In recent years, mainstream investors have increasingly embraced long-short equity mutual funds. Fund launches only began to accelerate in the aftermath of the financial crisis, so investors’ collective experience with these funds has been largely acquired during an equities bull market.
Because investors tend to think in relative terms during bull markets and absolute terms during bear markets, many advisors have indicated frustration with funds in the category. Is that frustration warranted? Have long-short equity funds performed within expectations?
We analyzed the performance of Morningstar’s U.S. Open End Long-Short Equity Category Average, the HFRI Equity Hedge (Total) Index and the HFRX Equity Hedge Index from January 1998 to June 2015, which represents the longest common time frame for the three indexes. Admittedly, all of these proxies of long-short equity performance have their problems, including survivorship bias, self-selection bias and inclusion of funds that aren’t truly representative of the category. However, they can still serve as appropriate reference points for investors evaluating the overall characteristics of the category.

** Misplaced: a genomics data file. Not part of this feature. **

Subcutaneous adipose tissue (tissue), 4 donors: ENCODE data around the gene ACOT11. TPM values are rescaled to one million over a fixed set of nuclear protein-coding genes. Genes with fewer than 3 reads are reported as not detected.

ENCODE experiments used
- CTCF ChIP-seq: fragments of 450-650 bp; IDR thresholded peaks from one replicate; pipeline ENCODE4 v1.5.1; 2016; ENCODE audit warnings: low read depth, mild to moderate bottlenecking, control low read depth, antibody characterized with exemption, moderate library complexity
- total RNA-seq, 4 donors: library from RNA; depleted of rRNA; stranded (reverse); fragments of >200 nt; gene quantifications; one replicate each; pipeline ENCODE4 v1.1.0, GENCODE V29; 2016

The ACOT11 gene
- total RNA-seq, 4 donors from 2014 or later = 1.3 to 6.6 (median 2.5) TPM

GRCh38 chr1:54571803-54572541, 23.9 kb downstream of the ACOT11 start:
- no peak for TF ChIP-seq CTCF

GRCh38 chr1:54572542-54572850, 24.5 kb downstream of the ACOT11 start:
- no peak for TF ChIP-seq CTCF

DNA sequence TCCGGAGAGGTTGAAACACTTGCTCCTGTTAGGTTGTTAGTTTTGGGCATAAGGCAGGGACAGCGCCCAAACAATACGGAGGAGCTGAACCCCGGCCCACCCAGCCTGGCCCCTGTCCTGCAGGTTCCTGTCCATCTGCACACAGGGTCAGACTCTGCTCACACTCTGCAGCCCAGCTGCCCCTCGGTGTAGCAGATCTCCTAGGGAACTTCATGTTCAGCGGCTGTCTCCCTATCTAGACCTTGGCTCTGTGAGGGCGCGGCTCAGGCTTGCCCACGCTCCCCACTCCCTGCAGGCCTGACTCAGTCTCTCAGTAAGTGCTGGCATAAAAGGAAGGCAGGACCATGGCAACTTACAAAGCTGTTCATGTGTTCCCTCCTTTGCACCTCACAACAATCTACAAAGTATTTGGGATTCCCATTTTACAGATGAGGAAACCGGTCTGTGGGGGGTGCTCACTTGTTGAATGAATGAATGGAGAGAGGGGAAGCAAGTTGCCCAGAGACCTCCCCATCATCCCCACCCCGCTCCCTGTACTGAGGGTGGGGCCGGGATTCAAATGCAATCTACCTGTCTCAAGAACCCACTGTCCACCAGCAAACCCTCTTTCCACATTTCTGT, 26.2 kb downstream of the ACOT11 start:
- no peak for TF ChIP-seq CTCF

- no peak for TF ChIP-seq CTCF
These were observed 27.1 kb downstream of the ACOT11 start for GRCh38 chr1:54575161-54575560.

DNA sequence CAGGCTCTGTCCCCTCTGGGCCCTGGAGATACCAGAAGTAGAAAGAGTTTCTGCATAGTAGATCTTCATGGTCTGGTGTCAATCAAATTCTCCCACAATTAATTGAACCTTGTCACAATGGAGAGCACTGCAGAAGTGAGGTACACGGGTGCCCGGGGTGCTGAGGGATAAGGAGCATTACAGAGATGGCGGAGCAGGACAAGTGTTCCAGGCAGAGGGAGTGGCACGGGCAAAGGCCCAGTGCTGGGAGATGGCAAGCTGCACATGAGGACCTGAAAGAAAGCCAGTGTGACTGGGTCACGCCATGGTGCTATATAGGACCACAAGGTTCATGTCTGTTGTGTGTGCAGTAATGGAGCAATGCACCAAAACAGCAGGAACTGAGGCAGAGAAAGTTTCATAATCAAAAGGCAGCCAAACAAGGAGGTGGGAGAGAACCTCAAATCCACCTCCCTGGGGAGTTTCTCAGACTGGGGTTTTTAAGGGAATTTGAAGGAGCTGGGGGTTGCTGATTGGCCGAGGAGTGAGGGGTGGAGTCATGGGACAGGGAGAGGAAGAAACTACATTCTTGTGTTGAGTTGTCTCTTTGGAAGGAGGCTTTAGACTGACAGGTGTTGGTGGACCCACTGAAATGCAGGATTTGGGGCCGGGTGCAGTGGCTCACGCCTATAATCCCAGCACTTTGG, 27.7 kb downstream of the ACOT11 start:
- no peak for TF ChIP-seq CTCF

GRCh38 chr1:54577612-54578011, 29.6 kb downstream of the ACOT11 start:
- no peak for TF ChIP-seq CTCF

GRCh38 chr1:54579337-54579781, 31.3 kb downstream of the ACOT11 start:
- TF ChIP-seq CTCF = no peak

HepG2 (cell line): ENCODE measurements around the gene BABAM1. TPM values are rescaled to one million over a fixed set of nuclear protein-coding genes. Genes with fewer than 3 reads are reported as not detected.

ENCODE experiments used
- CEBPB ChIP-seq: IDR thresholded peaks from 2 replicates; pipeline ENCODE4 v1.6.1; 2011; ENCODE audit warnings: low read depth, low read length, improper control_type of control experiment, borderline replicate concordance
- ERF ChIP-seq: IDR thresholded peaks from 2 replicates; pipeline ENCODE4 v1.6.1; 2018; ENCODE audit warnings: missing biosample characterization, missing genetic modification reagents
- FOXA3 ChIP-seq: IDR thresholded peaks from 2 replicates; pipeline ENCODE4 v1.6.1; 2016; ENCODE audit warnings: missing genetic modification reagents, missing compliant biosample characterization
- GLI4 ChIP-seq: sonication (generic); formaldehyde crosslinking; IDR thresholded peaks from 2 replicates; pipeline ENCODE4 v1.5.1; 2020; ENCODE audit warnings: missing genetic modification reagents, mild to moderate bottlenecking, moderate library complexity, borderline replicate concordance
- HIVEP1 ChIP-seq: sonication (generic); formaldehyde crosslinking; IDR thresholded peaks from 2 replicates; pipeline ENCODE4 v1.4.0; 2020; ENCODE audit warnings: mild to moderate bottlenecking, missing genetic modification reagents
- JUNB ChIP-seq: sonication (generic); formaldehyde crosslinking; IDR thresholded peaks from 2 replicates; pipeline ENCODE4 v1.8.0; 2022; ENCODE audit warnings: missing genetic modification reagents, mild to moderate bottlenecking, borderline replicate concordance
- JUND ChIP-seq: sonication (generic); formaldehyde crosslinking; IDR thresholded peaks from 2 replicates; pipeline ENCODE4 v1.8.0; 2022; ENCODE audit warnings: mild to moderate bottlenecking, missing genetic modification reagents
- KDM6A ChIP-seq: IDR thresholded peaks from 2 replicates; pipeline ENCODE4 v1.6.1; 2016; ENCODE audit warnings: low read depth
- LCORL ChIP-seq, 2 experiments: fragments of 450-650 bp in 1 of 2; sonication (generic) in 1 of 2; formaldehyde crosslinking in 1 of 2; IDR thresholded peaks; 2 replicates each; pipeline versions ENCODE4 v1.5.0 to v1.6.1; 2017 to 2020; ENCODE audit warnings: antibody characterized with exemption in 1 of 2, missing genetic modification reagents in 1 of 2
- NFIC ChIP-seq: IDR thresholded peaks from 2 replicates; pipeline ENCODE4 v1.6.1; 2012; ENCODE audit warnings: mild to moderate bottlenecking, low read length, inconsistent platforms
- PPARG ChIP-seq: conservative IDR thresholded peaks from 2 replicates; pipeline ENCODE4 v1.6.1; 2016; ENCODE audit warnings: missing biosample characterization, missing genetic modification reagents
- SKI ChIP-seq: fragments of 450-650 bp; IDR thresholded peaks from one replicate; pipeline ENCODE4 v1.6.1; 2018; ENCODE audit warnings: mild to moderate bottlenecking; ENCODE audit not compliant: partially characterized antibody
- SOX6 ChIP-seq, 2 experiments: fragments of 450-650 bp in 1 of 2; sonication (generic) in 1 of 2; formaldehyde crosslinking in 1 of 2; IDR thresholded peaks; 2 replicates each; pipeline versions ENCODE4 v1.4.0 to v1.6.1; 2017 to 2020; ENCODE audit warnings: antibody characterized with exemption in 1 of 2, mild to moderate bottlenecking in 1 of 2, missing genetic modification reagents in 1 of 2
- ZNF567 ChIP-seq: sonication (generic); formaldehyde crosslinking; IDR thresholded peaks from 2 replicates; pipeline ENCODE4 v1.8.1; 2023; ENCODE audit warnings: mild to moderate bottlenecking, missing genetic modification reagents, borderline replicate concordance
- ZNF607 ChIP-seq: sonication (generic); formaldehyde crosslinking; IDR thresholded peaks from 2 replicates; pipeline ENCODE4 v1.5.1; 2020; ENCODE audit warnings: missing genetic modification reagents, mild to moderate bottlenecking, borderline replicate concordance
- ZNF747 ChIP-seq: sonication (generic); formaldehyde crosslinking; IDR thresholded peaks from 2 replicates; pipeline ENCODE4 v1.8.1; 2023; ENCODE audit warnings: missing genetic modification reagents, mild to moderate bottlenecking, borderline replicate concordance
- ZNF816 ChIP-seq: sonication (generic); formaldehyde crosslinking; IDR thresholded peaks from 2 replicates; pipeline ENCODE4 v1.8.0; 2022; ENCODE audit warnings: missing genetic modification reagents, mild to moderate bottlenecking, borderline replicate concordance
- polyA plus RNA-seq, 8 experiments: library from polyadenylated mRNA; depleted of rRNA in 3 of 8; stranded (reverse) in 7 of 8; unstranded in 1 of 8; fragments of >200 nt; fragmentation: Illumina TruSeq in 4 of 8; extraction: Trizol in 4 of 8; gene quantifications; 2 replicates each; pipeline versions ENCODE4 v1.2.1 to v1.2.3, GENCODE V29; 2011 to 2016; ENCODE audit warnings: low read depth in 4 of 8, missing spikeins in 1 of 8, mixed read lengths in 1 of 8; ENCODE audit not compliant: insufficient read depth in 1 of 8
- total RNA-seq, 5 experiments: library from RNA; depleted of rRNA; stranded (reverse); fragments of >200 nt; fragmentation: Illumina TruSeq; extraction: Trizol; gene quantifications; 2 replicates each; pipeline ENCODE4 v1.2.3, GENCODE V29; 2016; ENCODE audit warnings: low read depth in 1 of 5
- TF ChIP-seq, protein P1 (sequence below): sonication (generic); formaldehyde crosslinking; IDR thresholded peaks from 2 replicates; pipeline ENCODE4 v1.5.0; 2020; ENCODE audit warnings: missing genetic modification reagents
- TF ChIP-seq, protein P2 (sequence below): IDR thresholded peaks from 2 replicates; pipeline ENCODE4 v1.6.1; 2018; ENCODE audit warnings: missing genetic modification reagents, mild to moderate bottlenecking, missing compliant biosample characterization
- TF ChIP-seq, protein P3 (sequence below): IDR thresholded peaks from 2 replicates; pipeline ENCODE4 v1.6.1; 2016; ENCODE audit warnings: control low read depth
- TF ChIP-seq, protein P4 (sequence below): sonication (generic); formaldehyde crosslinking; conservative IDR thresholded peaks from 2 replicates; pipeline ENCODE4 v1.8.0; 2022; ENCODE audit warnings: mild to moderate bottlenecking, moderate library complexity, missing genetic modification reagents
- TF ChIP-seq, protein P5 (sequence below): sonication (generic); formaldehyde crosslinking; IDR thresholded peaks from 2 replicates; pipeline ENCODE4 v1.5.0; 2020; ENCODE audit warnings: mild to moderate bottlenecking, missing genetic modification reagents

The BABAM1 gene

Our analysis aimed to answer two questions. First, have long-short funds, regardless of vehicle type, lived up to the hype? And second, have mutual funds behaved materially differently from hedge funds?
We expected mutual funds to have trailed their hedge fund peers, but we assumed that gap would be narrowing. This is because many of the managers in the mutual fund space are (or were) untested at shorting stocks. Managing a short book, as opposed to simply hedging beta risk with ETFs, is a substantially different skill set from what most long-only managers bring to the table.